This  remarkable chair is a  survivor.  I wonder at how many examples of Pilgrim century furniture exist Today.  A rare opportunity is at hand, you could be the next chapter in the story of this simple chair, what will the twenty first century hold for it? Please join us and it on the eighth of November for the Mayflower society auction.  Until then I'll see you at the auction.

Friday, September 5, 2014


Once in a while an event comes along which is truly unique, in this case you could call it the ultimate house call.  J. James Auctioneers & Appraisers has been invited to conduct the select museum deaccession of the Mayflower Society House, in Plymouth, Massachusetts.  

Upon my initial tour of the beautiful Georgian mansion of Edward Winslow, I was struck by the incredible diversity of objects it held. The collection begun in 1946 encompasses three centuries of art and antiques and represents nearly every possible category in collecting.  Many of the items are of extreme rarity, even unique and they will be offered for sale at auction, November 8th, 2014.

We have begun the work of researching and cataloging this collection in detail.  This process lets us "live" with each piece for a time.  I am always impressed by certain items which speak to me, figuratively of course.  They may not be the rarest or certainly the most valuable, but they posses a history or quality which draws one in a bit closer.  These objects seem to transcend the material world and make one contemplate  a deeper meaning.
  This week a simple silver spoon has made an impact on this humble auctioneer.  It was created in Boston during the second half of the Seventeenth Century and bears the date 1685 with its owners monogram pounced.  This piece has all of the characteristics we love, it is a "Trefid" design with a rat tail back and a deep circular bowl.  It would have been a cherished piece and a mark of wealth and distinction for its owner.  It was crafted of coin silver, by a master silversmith,  in a relatively primitive workshop.  It is a masterpiece, the simplicity of design carries an authentic grace and beauty which compliments its rarity.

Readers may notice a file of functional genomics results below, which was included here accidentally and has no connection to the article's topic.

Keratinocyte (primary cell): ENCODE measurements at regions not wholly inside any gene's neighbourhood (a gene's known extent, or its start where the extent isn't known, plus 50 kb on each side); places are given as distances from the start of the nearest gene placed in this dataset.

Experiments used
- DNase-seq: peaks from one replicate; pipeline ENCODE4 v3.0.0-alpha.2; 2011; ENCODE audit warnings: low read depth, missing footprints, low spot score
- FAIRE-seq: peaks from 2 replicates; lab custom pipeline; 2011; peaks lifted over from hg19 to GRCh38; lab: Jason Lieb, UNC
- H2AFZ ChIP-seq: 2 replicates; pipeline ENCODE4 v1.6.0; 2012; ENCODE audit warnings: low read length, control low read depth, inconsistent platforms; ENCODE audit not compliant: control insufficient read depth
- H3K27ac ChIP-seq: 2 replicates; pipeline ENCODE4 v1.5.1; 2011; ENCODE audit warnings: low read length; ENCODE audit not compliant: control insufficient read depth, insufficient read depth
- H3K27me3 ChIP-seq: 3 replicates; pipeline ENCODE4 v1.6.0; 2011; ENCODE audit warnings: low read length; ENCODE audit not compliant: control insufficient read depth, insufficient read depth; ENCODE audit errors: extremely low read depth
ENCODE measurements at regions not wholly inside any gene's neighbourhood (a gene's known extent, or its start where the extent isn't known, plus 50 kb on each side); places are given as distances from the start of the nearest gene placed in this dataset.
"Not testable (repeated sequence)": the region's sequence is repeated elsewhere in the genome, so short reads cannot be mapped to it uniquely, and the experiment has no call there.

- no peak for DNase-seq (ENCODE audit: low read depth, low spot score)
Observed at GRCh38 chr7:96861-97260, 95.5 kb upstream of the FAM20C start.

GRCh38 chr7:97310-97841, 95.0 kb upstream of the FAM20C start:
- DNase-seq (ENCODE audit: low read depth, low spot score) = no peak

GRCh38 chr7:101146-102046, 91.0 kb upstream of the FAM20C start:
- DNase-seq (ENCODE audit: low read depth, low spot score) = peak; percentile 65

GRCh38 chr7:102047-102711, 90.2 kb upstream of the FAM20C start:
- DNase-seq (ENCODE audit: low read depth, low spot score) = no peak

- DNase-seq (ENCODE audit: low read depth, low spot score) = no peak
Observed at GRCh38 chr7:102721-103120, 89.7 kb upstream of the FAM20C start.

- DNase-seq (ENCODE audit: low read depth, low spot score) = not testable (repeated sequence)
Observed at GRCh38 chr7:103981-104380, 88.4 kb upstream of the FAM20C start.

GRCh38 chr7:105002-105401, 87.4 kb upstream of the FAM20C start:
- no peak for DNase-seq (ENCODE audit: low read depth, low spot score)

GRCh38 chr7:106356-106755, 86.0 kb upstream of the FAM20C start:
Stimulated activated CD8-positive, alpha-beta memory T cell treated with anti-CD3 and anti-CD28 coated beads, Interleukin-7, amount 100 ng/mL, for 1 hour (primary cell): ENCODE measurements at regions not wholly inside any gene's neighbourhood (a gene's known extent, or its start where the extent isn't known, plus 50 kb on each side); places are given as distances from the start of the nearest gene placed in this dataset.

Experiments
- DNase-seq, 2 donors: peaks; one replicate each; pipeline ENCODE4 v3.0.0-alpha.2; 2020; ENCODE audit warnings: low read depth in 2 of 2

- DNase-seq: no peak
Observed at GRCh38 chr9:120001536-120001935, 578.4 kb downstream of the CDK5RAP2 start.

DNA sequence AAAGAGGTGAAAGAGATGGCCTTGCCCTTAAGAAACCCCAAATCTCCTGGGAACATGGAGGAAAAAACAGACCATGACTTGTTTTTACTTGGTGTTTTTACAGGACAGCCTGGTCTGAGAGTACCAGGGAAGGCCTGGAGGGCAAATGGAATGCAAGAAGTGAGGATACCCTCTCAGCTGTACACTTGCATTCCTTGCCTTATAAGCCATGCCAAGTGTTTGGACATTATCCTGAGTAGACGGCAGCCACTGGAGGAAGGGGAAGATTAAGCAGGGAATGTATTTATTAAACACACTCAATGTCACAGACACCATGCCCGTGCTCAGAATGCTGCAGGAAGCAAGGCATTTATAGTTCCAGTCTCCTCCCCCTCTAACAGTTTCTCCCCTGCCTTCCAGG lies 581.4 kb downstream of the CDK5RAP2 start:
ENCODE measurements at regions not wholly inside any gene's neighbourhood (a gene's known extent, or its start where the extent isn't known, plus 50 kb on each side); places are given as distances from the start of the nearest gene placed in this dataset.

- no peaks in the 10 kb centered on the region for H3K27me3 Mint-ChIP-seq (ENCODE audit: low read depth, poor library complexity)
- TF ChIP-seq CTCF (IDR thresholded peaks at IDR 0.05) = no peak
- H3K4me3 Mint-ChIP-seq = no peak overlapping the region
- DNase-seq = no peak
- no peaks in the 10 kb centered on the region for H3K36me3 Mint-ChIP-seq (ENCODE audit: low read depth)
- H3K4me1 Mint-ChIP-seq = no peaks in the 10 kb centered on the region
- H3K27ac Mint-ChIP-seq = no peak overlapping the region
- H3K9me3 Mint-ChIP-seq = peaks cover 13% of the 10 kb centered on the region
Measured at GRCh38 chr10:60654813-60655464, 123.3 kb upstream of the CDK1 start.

I sometimes indulge in a bit of fantasy when I am working with a piece like this.  I try to imagine what was happening during its early life, what did this spoon witness?  The late seventeenth century was a tumultuous time in the colony of Massachusetts Bay.  The colonists had prosecuted a successful campaign against their Indian neighbors during King Phillips war, but were battling increasing resistance to the strict and heavy handed rule of the Puritan church.  Massachusetts was engaged in fierce economic competition with it's neighboring colonies, while coping with the aftermath of a destructive war.  It was a period of transition for the English colonies, a time for soul searching, rebuilding.  How did the owner of this spoon fit into this complex world?

As this project unfolds and our cataloging moves forward, I am excited to see what is next uncovered. I look forward to sharing this unique experience.  Until then I'll see you at the auction!